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300internal guantanamo document leaked

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  • Greg Cannon
    Oct 4, 2004
    • 0 Attachment
      http://www.guardian.co.uk/guantanamo/story/0,13743,1318625,00.html
      Rule of violence

      David Rose
      Sunday October 3, 2004
      The Observer

      Inside Camp Delta, the British former Guant�namo
      prisoner Shafiq Rasul told me: 'There's only one rule
      that matters. You have to obey whatever US government
      personnel tell you to do.' The cost of disobedience
      was high: possibly a visit from the camp's 'Extreme
      Reaction Force (ERF)', a squad of guards in riot gear,
      which is said by several detainees to have carried out
      brutal assaults.

      When these allegations first surfaced, American
      spokesmen denied them. A leaked internal Guant�namo
      document, published here for the first time and headed
      'Detainee Standards of Conduct', suggests Rasul and
      the others were telling the truth.

      'The following is a set of standards detainees WILL
      follow at ALL times,' it begins. 'Failure to follow
      the following standards will result in strict
      punishment by US security forces.'

      The first two rules allow 30 minutes for detainees to
      eat their meals, and just five minutes for showers,
      although here 'amputees are authorised 10-15 minutes
      for showers'. Then they become more menacing:

      3. Detainees WILL NOT be disrespectful to any US
      security forces personnel or other detainees.

      4. Detainees will follow the orders of US security
      forces at ALL times.

      5. Detainee units can and WILL be searched at any
      time.

      6. Detainees WILL NOT harass, annoy, harm or otherwise
      interfere with the safety or operation of the
      detention facility.

      7. Detainees WILL NOT touch, spit, or throw any object
      at US security forces personnel or other detainees. If
      any non-issued objects are found in or around unit
      area, detainees WILL inform US security forces, with
      no disciplinary action taken.
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      8 Detainees WILL keep noise down to a low
      conversational level. At no time will a detainee be
      allowed to yell or become unruly. At no time will
      detainees communicate across block areas.

      It is perhaps the last rule which is the most
      sinister:

      13. US Security Forces RESERVE THE RIGHT to alter or
      temporarily cease the above standards if necessary.

      Gitmo's public affairs spokesman will not disclose the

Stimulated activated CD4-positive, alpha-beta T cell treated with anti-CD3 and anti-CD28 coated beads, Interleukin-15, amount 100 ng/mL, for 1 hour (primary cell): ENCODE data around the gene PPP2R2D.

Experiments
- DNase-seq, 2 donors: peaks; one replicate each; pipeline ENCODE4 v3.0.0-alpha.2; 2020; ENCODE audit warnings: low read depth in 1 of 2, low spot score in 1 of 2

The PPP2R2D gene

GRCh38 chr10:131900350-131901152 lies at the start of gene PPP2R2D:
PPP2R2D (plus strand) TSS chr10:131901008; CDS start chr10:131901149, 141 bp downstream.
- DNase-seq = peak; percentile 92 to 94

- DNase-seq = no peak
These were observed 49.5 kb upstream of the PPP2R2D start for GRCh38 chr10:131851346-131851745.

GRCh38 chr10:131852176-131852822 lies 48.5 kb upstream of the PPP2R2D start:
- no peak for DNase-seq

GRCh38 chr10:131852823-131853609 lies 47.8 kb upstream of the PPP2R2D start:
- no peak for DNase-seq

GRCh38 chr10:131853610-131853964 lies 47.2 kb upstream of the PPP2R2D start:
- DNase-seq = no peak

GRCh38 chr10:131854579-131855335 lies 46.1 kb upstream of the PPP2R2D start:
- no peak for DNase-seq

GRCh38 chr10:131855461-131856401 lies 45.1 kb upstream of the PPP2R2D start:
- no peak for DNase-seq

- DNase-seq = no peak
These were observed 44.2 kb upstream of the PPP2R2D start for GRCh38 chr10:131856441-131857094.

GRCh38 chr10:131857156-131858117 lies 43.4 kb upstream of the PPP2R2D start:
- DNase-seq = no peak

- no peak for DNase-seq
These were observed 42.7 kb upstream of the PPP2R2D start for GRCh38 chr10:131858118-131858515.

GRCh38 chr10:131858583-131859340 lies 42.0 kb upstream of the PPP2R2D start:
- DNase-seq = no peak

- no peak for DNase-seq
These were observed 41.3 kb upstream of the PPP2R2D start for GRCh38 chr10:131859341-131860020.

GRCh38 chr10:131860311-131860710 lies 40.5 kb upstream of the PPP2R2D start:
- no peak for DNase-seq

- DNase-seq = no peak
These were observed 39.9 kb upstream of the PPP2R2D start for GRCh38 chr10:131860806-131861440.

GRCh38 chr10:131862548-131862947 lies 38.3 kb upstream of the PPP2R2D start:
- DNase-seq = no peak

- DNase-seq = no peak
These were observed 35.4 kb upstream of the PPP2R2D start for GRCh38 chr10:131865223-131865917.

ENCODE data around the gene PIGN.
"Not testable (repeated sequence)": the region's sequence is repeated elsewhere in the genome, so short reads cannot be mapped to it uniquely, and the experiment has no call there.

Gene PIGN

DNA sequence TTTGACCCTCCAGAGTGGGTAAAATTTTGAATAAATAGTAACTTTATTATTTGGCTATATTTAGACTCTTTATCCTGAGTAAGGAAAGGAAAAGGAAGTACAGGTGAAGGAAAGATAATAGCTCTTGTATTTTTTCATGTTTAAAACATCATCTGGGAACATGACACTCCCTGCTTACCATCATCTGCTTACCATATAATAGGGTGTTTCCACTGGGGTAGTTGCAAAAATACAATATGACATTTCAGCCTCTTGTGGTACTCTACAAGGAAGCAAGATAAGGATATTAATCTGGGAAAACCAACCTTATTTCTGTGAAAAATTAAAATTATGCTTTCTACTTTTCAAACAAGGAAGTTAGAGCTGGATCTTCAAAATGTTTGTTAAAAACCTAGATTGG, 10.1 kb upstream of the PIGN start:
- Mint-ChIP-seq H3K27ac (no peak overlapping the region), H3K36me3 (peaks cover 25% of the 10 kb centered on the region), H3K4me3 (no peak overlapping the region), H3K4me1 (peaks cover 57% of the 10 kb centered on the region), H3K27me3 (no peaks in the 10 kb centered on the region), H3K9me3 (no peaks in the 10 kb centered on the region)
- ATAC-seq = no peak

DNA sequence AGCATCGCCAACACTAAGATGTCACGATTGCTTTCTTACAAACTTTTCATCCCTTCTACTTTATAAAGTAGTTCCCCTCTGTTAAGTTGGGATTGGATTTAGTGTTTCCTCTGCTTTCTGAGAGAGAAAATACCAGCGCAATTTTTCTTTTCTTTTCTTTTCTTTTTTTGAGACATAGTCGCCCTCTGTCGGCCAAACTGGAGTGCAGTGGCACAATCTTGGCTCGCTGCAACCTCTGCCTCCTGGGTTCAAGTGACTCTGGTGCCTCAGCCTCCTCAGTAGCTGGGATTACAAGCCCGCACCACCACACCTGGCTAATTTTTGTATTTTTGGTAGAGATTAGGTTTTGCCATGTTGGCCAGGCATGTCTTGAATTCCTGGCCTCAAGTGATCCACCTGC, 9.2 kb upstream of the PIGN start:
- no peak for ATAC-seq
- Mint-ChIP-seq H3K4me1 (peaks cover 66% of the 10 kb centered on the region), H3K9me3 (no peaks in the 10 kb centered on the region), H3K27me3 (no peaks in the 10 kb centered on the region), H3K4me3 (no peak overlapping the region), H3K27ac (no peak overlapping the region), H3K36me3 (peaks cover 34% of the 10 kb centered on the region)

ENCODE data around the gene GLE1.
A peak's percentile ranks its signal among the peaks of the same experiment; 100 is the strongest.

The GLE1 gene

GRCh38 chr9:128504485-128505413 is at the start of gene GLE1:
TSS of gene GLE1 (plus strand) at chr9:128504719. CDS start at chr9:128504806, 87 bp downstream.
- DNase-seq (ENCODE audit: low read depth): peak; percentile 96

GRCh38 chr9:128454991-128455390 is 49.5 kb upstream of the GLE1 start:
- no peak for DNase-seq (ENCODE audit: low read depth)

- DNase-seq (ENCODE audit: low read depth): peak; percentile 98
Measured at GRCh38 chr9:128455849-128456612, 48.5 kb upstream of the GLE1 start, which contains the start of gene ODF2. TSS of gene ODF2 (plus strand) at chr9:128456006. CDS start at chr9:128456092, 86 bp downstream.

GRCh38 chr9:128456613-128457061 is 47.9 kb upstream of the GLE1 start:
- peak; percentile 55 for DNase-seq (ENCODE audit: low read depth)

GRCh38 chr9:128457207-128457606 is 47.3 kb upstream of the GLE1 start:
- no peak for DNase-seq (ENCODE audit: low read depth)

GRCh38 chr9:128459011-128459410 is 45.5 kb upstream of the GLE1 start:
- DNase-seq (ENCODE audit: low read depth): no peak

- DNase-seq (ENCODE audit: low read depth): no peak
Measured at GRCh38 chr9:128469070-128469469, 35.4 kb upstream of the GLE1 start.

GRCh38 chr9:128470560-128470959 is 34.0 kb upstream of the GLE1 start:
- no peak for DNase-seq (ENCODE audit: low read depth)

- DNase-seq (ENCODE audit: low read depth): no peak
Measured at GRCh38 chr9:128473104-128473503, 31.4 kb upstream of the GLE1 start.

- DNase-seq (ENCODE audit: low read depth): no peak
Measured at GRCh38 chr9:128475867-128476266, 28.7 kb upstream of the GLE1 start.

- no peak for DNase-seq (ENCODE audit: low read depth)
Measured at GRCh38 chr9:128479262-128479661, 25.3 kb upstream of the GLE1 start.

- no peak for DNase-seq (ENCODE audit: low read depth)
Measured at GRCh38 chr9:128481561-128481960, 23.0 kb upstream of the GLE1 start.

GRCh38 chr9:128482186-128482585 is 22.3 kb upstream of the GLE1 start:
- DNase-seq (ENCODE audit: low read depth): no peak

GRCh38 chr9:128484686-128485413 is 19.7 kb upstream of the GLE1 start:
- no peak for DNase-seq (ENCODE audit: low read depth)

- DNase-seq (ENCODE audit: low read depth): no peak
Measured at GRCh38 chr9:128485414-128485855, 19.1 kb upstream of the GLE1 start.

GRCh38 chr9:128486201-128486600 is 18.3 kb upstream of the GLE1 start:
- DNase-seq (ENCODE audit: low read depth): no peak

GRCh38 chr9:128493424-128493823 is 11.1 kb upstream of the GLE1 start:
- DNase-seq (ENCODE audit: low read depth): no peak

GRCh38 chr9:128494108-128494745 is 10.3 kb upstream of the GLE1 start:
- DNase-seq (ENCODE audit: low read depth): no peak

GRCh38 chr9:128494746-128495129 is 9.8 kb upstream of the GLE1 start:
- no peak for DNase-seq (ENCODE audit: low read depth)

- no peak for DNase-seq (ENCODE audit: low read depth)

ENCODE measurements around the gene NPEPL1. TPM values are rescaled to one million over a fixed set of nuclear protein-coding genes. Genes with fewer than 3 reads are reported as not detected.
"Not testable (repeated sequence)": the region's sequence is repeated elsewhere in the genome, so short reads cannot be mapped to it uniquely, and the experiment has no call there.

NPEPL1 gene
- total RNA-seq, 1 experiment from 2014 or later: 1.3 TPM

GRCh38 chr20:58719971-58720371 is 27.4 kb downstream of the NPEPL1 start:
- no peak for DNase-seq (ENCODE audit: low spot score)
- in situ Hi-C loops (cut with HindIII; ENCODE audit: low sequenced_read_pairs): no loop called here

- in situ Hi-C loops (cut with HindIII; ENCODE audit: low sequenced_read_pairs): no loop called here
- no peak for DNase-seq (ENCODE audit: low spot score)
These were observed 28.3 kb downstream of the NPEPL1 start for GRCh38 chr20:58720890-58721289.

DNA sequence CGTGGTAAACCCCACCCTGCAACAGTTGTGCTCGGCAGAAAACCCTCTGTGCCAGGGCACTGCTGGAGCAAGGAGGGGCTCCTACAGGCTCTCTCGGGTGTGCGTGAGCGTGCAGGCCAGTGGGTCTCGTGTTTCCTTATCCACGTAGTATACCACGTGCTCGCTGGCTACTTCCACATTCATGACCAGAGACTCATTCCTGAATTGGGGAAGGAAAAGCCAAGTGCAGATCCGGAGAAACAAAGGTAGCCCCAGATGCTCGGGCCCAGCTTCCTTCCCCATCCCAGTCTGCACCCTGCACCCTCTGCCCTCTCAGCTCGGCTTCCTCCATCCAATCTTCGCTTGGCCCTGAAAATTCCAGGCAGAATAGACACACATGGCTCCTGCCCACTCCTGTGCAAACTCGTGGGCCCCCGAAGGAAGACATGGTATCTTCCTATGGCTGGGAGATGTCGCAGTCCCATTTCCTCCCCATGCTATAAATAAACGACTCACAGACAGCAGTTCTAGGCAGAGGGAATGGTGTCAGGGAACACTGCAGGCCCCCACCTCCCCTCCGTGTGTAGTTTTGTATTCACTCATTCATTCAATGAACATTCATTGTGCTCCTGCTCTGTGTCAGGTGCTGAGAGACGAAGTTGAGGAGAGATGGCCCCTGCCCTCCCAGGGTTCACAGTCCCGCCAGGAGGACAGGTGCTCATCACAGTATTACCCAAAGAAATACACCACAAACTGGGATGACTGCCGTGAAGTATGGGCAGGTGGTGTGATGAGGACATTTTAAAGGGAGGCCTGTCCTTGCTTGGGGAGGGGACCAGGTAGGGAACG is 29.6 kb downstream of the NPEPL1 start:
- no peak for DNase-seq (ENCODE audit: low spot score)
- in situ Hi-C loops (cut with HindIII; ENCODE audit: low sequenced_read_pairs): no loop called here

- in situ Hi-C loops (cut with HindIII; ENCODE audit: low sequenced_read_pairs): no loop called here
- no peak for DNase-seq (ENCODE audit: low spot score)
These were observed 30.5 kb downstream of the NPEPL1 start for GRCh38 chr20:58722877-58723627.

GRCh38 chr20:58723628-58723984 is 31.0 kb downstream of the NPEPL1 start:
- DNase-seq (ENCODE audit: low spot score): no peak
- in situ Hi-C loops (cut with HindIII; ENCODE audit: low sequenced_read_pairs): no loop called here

details of the 'strict punishment' threatened in the
      document's preamble. However, it has now emerged that
      ERF deployments have all been videotaped, and in July
      the Pentagon told the Associated Press that 'only 32
      hours' of these tapes revealed 'excessive force'.

      Although they maintain that the 'unlawful combatants'
      at Guant�namo do not deserve the protection of the
      Geneva Conventions, President Bush and Defence
      Secretary Donald Rumsfeld have repeatedly claimed that
      the regime at Camp Delta is nevertheless 'consistent
      with Geneva's principles'.

      In these secret rules, as in much else, Guant�namo is,
      in fact, in flagrant breach of this fundamental piece
      of international law. If one sought to construct and
      manage a prison camp with Geneva as a blueprint, it
      would be not resemble Camp Delta in any significant
      way. Detainees would, for example, be able to move
      freely within a secure perimeter and, instead of being
      locked in tiny cells for 24 hours a day, would largely
      organise their own lives.

      According to the conventions' article 21: 'The
      detaining Power may subject prisoners of war to
      internment. It may impose on them the obligation of
      not leaving ... the camp where they are interned, or
      if the said camp is fenced in, of not going outside
      its perimeter.'

      Under Article 96, 'Before any disciplinary award is
      pronounced, the accused shall be given precise
      information regarding the offences of which he is
      accused, and given an opportunity of explaining his
      conduct and of defending himself. He shall be
      permitted ... to call witnesses and to have recourse,
      if necessary, to the services of a qualified
      interpreter.' Needless to say, at Guant�namo, there
      have been no such hearings.